By this time I had regained enough mobility in my shoulder to post up on my road bike, clamped into the trainer stand. I was starting to really be able to do some worthwhile training. At my surgical follow up, I brought up getting back on a bike. A good laugh was had by all, except me. I asked the surgeon if I could ride a spin bike. She intimated that she thought that was a lousy idea, and articulated a specific concern that I might fall off a stationary bike, further damaging myself. I was thoroughly insulted by this affront on both my stationary cycling skills and general sense of equilibrium. Clearly just another physician who had arrived at the erroneous assumption that years upon years of study and practice of medicine had resulted in her knowing more than me. (All melodrama aside, a fantastic doctor. Humpty Dumpty should have been so lucky to have such a talented surgeon.)

Deciding to go against medical advice, I returned to the trainer and pedaled my frustration away, pouring it out as buckets of sweat. Between intense intervals, lots of tempo rides, and three-hour rides on weekends, I have probably trained a lot harder after the accident than I did before, and definitely with fewer rest days.

Everything seemed to be on the mend. My shoulder was mobile, I was feeling much stronger, and not having pain anymore. To me, the end seemed to be in sight already, after only about six weeks. Then I went in to have the titanium pins pulled out of my finger. I was unpleasantly surprised to find this was a procedure performed without any anesthetics at all. A brilliant opportunity to practice pain tolerance. The doctor grabbed the hooks protruding from my knuckle with a pair of pliers and ripped the titanium pins with all the strength of a trophy fisherman and none of the gentleness one would reserve for a hooked marlin.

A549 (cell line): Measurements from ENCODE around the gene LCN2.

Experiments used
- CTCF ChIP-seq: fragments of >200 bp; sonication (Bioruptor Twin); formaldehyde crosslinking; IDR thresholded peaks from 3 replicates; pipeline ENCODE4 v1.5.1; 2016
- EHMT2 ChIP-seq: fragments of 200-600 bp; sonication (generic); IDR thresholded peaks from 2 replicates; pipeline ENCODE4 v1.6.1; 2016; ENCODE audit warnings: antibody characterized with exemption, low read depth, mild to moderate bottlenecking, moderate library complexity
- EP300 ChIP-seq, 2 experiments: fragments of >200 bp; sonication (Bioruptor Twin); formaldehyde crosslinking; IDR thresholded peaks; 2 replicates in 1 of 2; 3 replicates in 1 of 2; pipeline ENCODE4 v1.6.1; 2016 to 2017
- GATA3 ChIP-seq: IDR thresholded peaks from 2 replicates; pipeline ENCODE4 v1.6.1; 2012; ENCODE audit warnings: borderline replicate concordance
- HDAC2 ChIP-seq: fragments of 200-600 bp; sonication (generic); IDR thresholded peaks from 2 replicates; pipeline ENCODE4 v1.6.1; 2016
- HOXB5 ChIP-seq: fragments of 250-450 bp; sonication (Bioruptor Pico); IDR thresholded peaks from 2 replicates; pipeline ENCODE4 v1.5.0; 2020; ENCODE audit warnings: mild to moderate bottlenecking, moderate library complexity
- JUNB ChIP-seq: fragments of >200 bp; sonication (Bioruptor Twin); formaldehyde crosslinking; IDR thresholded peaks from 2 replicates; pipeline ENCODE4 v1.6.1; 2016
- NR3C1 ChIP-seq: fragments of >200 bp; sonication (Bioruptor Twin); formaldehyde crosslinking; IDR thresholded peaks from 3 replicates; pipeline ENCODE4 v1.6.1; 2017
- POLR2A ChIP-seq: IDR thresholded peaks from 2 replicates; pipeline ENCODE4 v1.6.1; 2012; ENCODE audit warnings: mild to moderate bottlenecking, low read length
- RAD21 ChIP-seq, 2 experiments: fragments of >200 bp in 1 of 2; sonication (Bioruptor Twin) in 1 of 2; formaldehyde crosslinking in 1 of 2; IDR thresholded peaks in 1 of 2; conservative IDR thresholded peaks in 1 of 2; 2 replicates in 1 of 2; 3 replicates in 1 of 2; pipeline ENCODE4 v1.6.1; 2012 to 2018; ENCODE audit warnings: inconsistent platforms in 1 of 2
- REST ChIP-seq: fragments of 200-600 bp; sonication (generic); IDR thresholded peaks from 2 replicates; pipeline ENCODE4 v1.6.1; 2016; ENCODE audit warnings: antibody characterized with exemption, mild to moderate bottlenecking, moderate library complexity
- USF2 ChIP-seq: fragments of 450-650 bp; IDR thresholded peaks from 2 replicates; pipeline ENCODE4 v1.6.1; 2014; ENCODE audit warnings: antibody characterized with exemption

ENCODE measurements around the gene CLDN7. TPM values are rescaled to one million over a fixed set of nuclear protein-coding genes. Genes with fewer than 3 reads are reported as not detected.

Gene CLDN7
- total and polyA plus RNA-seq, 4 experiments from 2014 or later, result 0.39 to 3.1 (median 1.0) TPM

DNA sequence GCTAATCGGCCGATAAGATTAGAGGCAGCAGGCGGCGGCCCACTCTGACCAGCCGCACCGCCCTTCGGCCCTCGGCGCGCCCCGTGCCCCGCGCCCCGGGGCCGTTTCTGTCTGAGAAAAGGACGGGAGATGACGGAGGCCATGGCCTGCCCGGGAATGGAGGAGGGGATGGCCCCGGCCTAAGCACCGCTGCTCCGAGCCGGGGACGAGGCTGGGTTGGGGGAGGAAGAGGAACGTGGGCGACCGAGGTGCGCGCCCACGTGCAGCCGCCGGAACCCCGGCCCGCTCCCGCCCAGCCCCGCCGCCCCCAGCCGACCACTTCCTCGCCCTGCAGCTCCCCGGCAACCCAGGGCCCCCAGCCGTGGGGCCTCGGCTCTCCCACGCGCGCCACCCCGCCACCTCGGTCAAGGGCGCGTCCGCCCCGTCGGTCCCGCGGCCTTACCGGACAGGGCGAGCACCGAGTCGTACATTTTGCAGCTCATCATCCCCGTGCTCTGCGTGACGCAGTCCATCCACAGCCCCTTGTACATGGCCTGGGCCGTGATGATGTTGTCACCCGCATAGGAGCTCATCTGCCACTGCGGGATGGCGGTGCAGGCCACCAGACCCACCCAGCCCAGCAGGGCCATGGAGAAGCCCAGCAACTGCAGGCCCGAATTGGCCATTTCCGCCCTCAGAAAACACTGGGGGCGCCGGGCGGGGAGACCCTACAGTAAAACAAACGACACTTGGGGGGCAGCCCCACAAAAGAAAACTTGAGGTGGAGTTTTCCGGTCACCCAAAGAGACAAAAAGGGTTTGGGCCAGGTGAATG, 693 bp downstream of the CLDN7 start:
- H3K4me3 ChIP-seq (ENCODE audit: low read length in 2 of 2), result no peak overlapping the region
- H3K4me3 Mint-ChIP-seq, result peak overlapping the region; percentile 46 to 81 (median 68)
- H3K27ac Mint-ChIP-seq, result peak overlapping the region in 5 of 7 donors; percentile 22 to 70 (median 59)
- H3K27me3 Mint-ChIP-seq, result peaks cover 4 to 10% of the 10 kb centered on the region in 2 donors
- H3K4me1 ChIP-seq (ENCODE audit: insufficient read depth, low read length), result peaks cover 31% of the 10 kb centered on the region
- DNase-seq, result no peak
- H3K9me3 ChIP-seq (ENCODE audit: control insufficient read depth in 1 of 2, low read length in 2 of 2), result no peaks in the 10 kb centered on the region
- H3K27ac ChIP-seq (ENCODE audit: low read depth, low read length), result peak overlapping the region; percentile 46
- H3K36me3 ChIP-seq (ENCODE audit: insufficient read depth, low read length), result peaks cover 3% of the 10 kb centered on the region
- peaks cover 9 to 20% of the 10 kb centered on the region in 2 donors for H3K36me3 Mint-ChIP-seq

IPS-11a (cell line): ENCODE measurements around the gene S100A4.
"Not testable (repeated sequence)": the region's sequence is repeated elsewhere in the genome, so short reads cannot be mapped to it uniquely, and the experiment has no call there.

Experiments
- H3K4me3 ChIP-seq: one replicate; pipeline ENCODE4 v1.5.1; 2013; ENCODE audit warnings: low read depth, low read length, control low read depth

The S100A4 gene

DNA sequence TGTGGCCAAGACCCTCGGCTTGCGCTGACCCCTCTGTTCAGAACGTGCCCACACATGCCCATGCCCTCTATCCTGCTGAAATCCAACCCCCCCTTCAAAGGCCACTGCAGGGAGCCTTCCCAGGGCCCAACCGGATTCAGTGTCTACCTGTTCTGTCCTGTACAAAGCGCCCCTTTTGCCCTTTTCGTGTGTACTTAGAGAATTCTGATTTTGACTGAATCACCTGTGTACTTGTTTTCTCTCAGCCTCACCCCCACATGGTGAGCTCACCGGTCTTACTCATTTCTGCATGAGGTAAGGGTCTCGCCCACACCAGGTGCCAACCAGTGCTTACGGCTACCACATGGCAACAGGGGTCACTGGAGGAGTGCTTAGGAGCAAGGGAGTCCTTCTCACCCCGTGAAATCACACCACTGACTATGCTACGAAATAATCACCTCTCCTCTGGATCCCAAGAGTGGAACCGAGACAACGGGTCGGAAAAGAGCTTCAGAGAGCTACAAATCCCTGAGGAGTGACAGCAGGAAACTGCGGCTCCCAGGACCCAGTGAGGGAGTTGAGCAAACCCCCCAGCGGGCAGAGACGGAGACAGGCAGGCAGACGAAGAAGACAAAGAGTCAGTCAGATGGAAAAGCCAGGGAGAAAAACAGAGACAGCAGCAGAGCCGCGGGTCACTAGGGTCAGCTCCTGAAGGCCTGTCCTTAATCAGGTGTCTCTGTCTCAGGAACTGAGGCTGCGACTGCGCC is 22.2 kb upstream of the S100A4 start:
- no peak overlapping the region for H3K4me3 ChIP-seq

Just when everything seemed to be coming together, I discovered that my finger was not. Even after six weeks since surgery, the end of my finger had not fused back onto the remainder. The X-ray clearly showed Fingertip Island floating off the shore of Digital Peninsula. Pressure would cause the finger to flex at the break site, painfully and visibly moving the finger where no joint was present. Furthermore, one of the pin sites seemed to be getting infected, a condition that if left unchecked would require amputation.

The doctor was clearly displeased with the lack of progress, and I amplified this displeasure exponentially. Had refusing to rest slowed healing? Would the bones fuse soon? Ever? I was given antibiotics and an additional three weeks of healing time before I was due for another evaluation. If no further rigidity had developed, I would be scheduled for a bone graft, probably some time around the alleycat we have been putting hours upon hours of work into. I was distraught.

For three weeks I binged on milk and slept 10 hours a night. I ate all my vegetables and didn’t drink booze or stand near a microwave or anything that might compromise my healing. That is, with the exception of slacking on the trainer. I decided that way, if after three weeks there was no healing, I would have to seriously think about taking a vacation from riding. I had a really bad feeling that this bump in the road may have resulted in severe tire damage, rendering all further progress impossible. Over the course of those three weeks, though, I could feel the bone in my finger solidifying, day by day.

Today those three weeks end and I return to the doctor. As I sit here, typing with my once-separated finger, I have complete confidence for a good report. Optimistically and enthusiastically, I foresee a return to road and trails happening in the next week or two. And who knows, perhaps with all the diligent training I’ve been doing I’ll come back just as strong as I was, or stronger. I only hope I still remember how to stay upright without a stand.

God willing and the creek don’t rise, I’ll see you all in the streets sooner than we know.

Yeah You Ride